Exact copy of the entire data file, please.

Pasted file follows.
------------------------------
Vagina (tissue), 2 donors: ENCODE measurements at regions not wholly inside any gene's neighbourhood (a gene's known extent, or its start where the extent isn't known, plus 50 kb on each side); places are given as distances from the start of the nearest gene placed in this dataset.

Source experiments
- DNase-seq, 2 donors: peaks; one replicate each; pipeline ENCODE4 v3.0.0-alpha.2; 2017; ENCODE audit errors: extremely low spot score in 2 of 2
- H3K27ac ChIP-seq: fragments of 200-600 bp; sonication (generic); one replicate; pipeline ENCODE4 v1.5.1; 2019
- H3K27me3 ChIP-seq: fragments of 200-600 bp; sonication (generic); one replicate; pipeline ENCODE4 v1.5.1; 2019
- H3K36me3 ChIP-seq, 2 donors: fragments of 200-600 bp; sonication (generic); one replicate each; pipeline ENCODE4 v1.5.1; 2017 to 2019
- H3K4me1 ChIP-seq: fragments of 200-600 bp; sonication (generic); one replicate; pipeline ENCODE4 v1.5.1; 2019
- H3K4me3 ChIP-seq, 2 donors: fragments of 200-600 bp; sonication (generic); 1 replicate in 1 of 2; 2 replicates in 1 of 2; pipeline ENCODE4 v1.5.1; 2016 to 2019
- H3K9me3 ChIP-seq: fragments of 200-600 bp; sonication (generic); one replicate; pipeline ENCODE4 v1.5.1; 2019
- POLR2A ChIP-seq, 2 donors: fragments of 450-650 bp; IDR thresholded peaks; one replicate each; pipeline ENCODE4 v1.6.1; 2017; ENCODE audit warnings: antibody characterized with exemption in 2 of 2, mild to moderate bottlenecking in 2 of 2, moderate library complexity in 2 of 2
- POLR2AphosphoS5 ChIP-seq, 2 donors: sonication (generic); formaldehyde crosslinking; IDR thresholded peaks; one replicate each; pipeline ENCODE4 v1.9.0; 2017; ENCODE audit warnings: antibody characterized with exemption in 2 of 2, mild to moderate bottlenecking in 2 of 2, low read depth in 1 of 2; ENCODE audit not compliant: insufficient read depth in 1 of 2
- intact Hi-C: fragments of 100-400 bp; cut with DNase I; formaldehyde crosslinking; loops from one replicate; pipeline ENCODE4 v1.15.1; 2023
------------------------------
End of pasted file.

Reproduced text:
Vagina (tissue), 2 donors: ENCODE measurements at regions not wholly inside any gene's neighbourhood (a gene's known extent, or its start where the extent isn't known, plus 50 kb on each side); places are given as distances from the start of the nearest gene placed in this dataset.

Source experiments
- DNase-seq, 2 donors: peaks; one replicate each; pipeline ENCODE4 v3.0.0-alpha.2; 2017; ENCODE audit errors: extremely low spot score in 2 of 2
- H3K27ac ChIP-seq: fragments of 200-600 bp; sonication (generic); one replicate; pipeline ENCODE4 v1.5.1; 2019
- H3K27me3 ChIP-seq: fragments of 200-600 bp; sonication (generic); one replicate; pipeline ENCODE4 v1.5.1; 2019
- H3K36me3 ChIP-seq, 2 donors: fragments of 200-600 bp; sonication (generic); one replicate each; pipeline ENCODE4 v1.5.1; 2017 to 2019
- H3K4me1 ChIP-seq: fragments of 200-600 bp; sonication (generic); one replicate; pipeline ENCODE4 v1.5.1; 2019
- H3K4me3 ChIP-seq, 2 donors: fragments of 200-600 bp; sonication (generic); 1 replicate in 1 of 2; 2 replicates in 1 of 2; pipeline ENCODE4 v1.5.1; 2016 to 2019
- H3K9me3 ChIP-seq: fragments of 200-600 bp; sonication (generic); one replicate; pipeline ENCODE4 v1.5.1; 2019
- POLR2A ChIP-seq, 2 donors: fragments of 450-650 bp; IDR thresholded peaks; one replicate each; pipeline ENCODE4 v1.6.1; 2017; ENCODE audit warnings: antibody characterized with exemption in 2 of 2, mild to moderate bottlenecking in 2 of 2, moderate library complexity in 2 of 2
- POLR2AphosphoS5 ChIP-seq, 2 donors: sonication (generic); formaldehyde crosslinking; IDR thresholded peaks; one replicate each; pipeline ENCODE4 v1.9.0; 2017; ENCODE audit warnings: antibody characterized with exemption in 2 of 2, mild to moderate bottlenecking in 2 of 2, low read depth in 1 of 2; ENCODE audit not compliant: insufficient read depth in 1 of 2
- intact Hi-C: fragments of 100-400 bp; cut with DNase I; formaldehyde crosslinking; loops from one replicate; pipeline ENCODE4 v1.15.1; 2023